Posted on Dec 29, 2015 by rob.mcbroom
When moving to Singapore from another country, many expats will take the time to visit their local travel clinic in order to get necessary vaccines and learn about potential diseases they will face while living in the city-state. Because of Singapore's location close to the equator you can expect to be exposed to various tropical diseases, and while the government has gone to great lengths to minimize disease in the city, there is one that has proven hard to manage, meaning all expats moving to the city should be aware of it: Dengue fever.
A brief history of dengue fever in Singapore
Dengue fever is no stranger in Singapore, with the city-state having seen its first major outbreak in 1960. With the adoption of the DDIBA (Destruction of Disease-bearing Insects Act) in 1968 the government was largely able to keep dengue and other mosquito born illnesses in check. As the National Library Board points out however, "In the 1990s, the number of dengue cases began to rise." This rise has continued in a somewhat cyclical fashion with major outbreaks happening in 2005 and 2013 which saw around 14,000 cases and 27 deaths in 2005, and 22,000 cases in 2013.
In the few years since the 2013 high-watermark, the number of dengue cases has dropped thanks largely to efforts made by the National Environmental Agency. According to facts and figures from the Ministry of Health, there has been a total of 10,458 recorded cases of dengue in Singapore as of the end of week 50 (December 19, 2015), down from the 17,000+ cases seen by the same time period in 2014.
While overall this is good news, the weekly figure for week 50 (December 13-19) show that 333 new cases of dengue were recorded that week, almost double the number of cases seen over the same time period in 2014. This is interesting because historically, dengue cases peak in the months of June-August, and fall off closer to the end of the year.
According to an article published in the Straits Times, "While the number of dengue cases in the first 10 months of this year fell by about half compared with the same period last year, the Aedes mosquito population has doubled. The NEA said warmer than usual year-end weather caused by the El Nino phenomenon could result in shorter mosquito breeding periods and shorter incubation times for the dengue virus."
Because of this year-end surge in cases, it would be a good time to ensure that you are aware of what exactly the symptoms of dengue fever are, how you can prevent it, and how your health insurance will cover the costs incurred if you need treatment.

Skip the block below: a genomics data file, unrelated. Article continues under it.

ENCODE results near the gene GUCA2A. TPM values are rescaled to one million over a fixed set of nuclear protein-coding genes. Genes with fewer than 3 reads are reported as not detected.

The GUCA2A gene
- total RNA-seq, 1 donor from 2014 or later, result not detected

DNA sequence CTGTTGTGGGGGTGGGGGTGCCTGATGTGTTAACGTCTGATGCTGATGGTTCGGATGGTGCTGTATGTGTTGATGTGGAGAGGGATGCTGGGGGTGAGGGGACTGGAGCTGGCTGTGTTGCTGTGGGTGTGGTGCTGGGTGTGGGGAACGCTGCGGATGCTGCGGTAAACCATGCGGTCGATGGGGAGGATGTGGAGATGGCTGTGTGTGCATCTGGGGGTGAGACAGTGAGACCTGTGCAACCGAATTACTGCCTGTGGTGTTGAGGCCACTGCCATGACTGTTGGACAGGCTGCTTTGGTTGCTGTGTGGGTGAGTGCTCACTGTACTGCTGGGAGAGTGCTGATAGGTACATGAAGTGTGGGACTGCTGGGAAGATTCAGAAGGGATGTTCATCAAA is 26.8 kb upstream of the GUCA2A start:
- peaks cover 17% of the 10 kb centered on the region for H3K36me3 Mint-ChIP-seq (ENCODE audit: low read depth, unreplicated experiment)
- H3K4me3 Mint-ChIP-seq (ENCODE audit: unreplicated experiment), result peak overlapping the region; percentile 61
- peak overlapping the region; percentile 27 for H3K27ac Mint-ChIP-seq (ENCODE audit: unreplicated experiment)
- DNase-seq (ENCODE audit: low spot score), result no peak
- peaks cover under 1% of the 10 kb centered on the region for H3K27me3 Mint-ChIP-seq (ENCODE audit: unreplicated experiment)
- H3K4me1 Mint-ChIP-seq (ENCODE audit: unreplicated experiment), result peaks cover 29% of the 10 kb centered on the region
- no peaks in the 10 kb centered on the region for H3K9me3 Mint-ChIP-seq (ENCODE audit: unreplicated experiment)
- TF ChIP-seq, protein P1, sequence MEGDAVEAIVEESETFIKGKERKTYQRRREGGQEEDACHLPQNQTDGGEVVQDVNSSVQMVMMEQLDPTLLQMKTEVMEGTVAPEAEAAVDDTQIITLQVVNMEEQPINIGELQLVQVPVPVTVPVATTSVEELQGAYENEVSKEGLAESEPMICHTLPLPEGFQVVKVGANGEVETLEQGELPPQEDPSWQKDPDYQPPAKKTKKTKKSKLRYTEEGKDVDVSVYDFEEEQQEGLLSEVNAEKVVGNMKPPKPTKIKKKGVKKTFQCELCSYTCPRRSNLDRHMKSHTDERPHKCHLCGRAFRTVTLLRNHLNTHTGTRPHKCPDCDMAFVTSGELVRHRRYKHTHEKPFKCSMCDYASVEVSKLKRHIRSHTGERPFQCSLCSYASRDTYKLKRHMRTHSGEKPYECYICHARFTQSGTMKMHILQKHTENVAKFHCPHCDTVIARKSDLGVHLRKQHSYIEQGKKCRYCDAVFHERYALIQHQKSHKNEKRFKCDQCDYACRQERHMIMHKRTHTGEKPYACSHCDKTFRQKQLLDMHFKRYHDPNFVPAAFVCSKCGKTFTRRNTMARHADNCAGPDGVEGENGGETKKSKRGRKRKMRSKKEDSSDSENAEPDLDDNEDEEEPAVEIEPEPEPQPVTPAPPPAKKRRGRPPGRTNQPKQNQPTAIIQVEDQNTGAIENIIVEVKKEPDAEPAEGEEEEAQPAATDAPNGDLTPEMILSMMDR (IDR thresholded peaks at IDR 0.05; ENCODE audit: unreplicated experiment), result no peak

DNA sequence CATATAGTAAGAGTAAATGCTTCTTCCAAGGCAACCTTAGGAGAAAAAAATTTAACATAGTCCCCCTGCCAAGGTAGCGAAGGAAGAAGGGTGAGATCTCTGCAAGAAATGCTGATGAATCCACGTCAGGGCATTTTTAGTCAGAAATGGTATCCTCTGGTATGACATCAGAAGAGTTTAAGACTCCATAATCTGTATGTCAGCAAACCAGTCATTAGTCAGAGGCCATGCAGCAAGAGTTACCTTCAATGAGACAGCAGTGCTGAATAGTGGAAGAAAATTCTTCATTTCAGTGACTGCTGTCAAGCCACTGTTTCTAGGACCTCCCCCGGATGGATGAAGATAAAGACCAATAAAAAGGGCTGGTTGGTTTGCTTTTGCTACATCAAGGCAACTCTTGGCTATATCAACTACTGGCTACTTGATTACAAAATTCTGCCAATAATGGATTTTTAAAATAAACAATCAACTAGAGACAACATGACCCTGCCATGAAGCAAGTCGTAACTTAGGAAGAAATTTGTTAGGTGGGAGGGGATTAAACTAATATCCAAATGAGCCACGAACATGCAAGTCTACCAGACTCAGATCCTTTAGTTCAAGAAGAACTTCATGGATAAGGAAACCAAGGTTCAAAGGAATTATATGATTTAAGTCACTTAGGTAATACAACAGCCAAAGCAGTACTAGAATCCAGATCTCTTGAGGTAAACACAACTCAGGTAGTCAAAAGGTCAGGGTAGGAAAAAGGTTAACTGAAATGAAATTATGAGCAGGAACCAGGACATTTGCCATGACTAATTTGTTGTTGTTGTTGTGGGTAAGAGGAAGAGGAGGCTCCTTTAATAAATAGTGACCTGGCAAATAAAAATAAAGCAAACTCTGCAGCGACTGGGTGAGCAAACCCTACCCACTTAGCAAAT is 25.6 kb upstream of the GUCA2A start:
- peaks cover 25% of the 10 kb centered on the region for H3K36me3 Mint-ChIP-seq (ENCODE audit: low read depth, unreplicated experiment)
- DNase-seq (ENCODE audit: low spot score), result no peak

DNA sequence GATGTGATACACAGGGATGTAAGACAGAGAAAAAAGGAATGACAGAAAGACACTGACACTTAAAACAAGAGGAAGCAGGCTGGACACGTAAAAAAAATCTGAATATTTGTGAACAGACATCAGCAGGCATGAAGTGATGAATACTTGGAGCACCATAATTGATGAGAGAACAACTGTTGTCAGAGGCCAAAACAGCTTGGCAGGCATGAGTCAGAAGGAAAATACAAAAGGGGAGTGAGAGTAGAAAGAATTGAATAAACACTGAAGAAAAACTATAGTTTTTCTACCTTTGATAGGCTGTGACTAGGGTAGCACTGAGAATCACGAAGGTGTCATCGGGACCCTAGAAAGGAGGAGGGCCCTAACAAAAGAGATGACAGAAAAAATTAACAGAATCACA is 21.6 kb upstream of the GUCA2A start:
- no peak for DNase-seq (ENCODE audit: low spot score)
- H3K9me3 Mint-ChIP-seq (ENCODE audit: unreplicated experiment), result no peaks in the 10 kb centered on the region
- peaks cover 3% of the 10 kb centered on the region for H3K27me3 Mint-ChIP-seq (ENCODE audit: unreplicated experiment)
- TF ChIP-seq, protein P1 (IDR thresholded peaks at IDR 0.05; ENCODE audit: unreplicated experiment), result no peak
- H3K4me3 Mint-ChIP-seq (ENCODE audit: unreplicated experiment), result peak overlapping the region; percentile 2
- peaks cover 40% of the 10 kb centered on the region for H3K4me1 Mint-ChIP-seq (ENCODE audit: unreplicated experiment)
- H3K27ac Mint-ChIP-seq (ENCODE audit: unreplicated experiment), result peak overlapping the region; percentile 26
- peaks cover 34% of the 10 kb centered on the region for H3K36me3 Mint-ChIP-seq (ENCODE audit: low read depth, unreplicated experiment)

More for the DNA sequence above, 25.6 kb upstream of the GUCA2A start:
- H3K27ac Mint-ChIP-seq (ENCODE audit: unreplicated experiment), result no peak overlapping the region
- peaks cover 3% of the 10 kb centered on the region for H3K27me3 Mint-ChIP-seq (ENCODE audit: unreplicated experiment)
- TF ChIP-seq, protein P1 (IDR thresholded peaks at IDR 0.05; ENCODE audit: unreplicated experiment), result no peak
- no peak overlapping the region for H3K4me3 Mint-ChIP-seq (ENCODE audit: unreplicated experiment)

Signs and symptoms of dengue
Dengue is a mosquito born viral infection commonly found in tropical and subtropical countries which causes a flu-like illness and can develop into severe dengue (commonly referred to as dengue hemorrhagic fever) which can be lethal. As such, it would be beneficial to know the main symptoms of dengue which include:
- sudden high fever which lasts up to 7 days
- severe headache
- intense pain usually behind the eyes
- joint, muscle, and bone pain
- mild bleeding of the nose or gums, or increased bruising
- skin rash
- loss of appetite
- nausea and vomiting
These symptoms will last from between two to seven days, and will usually occur from between 4 and 10 days of being bitten by a mosquito carrying the virus.
Dengue Hemorrhagic Fever shows all of the same symptoms but symptoms will be exacerbated. As the CDC points out, "Dengue hemorrhagic fever is characterized by a fever that lasts from 2 to 7 days, with general signs and symptoms consistent with dengue fever. When the fever declines, symptoms including persistent vomiting, severe abdominal pain, and difficulty breathing, may develop. This marks the beginning of a 24- to 48-hour period when the smallest blood vessels (capillaries) become excessively permeable (“leaky”), allowing the fluid component to escape from the blood vessels." If this is not corrected, it often leads to failure of the circulatory system and death.